As I walked into the women’s area of the masjid, I noticed that the back area had been sealed off and women were filling up only the wider front area. The extra space had been designated for men observing I’tikaf to store their baggage. A Mu’takif is not allowed to leave the masjid except in case of extreme need, so they must have all their essentials with them.
I felt a pang in my heart as jealousy seared through me; THEY ARE SO BLESSED!
I’tikaf literally means to stick to something and block everything else out. In Shari’a, I’tikaf is a Sunnah; it is to retreat into a masjid with the intention of coming closer to Allah by being devoted in worship without any worldly distractions.
The Messenger of Allah sallallahu ‘alayhi wa sallam observed I’tikaf in the last ten days of Ramadan, Abdullah ibn Umar radhiallahu ‘anh narrated,
كان رسول الله صلى الله عليه و سلم يعتكف العشر الأواخر من رمضان
“The Messenger of Allah sallallahu ‘alayhi wa sallam would observe I’tikaf in the last ten days of Ramadan.” (Bukhari)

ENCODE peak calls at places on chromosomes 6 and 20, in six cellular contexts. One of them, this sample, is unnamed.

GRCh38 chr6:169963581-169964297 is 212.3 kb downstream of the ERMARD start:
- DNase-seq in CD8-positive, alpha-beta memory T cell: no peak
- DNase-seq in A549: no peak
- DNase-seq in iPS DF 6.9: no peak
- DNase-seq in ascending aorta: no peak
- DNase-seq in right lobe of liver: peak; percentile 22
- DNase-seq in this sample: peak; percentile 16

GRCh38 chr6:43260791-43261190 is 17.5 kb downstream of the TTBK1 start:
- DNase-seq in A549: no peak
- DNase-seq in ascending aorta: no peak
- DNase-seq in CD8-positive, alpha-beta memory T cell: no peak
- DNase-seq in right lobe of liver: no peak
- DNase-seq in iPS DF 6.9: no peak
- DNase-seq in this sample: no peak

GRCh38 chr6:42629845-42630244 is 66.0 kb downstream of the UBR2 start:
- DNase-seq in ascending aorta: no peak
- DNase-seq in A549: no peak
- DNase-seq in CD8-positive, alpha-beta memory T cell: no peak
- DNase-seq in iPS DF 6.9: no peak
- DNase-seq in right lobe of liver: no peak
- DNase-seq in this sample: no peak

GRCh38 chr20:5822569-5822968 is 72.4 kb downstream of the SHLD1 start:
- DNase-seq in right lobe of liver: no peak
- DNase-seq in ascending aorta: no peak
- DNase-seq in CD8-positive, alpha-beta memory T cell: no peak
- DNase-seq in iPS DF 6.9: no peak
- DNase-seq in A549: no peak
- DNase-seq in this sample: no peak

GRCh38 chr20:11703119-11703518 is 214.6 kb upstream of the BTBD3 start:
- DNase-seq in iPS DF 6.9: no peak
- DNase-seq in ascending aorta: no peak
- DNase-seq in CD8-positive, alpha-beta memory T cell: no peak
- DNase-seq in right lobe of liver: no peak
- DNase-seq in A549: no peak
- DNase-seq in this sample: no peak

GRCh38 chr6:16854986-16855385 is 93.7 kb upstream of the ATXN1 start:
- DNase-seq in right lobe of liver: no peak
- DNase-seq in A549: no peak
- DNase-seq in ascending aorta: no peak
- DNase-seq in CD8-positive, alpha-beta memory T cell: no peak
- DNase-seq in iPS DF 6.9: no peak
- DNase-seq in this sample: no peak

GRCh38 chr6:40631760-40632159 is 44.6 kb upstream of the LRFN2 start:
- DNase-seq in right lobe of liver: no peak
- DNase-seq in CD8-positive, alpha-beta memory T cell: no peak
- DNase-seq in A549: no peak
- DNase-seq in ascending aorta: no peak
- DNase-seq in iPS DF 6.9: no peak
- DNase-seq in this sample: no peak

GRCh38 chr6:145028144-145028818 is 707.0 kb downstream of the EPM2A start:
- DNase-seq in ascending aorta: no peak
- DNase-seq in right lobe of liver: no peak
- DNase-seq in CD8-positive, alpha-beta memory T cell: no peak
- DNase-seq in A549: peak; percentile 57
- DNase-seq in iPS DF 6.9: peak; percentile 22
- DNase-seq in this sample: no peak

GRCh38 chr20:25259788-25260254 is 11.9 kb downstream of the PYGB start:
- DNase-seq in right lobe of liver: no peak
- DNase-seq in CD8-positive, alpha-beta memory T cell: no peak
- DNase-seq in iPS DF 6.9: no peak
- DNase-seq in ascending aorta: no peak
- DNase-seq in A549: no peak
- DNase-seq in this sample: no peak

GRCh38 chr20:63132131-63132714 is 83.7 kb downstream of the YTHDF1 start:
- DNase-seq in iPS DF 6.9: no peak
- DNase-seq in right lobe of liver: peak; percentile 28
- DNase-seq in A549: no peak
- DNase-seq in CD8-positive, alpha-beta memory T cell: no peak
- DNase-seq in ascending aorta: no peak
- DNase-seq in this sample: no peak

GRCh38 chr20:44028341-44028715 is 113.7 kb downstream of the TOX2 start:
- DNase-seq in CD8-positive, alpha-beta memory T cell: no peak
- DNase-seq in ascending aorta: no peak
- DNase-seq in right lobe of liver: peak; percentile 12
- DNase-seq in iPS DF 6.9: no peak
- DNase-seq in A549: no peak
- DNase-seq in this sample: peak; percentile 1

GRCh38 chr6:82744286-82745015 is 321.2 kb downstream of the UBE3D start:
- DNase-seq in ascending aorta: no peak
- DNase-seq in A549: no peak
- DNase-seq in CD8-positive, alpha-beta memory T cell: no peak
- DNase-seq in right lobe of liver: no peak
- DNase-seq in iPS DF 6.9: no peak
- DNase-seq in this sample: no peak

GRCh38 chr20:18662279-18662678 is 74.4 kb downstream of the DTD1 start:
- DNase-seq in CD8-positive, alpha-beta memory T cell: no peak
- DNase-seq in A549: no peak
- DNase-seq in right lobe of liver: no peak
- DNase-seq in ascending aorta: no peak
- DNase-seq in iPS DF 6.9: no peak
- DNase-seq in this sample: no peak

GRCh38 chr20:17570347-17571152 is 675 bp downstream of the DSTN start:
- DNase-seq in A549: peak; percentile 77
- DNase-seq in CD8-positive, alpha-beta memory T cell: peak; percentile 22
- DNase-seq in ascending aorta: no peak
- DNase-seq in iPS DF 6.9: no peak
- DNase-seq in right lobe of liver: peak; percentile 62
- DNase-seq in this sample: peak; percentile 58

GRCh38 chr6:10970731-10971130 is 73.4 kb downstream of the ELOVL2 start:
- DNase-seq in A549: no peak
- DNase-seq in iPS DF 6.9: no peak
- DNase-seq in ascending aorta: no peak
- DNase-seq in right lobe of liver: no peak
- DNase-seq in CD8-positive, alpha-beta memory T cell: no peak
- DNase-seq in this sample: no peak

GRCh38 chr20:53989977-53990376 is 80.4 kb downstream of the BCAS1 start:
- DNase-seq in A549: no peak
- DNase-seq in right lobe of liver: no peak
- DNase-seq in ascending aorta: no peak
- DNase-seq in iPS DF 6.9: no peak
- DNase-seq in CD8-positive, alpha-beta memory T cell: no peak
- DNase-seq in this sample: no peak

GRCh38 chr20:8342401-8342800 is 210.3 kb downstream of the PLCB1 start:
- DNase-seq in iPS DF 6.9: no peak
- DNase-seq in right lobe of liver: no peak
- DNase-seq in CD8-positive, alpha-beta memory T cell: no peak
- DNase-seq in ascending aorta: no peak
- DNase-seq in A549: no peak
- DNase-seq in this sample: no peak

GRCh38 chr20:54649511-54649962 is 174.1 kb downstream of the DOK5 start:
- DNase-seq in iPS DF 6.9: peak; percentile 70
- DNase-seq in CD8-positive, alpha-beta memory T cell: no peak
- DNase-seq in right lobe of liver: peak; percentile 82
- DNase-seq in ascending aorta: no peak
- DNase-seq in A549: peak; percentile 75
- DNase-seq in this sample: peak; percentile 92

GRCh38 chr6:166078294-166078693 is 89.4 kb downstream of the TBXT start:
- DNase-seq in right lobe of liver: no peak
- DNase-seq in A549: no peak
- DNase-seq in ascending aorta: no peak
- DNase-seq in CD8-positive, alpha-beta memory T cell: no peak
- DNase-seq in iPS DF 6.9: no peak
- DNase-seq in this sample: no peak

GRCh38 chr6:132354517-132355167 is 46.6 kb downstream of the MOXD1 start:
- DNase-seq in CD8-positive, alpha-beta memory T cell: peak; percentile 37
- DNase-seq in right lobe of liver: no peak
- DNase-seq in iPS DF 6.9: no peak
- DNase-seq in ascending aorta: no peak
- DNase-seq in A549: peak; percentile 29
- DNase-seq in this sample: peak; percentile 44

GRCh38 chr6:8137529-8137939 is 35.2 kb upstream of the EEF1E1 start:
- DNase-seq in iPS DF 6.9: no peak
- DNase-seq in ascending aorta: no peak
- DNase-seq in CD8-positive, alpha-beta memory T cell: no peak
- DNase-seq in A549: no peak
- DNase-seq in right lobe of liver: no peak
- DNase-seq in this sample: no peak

I can just begin to list the benefits! A person has a lot of time to think about the concept of ‘Ibadah in Islam because he is free from distractions that may block his heart from truly immersing himself into worship. He is protected from talking, sleeping, and eating too much. He has to practice patience in being away from his family and the material things he is used to in his daily life.
I think spending ten nights in the masjid would make Eed day even more special. It would be a bittersweet happiness, bidding Ramadan farewell and welcoming Eed.
اللهم تقبل من المعتكفين اعتكافهم يا رب العالمين
– The Sahara Bloggers (Umm Saifullah)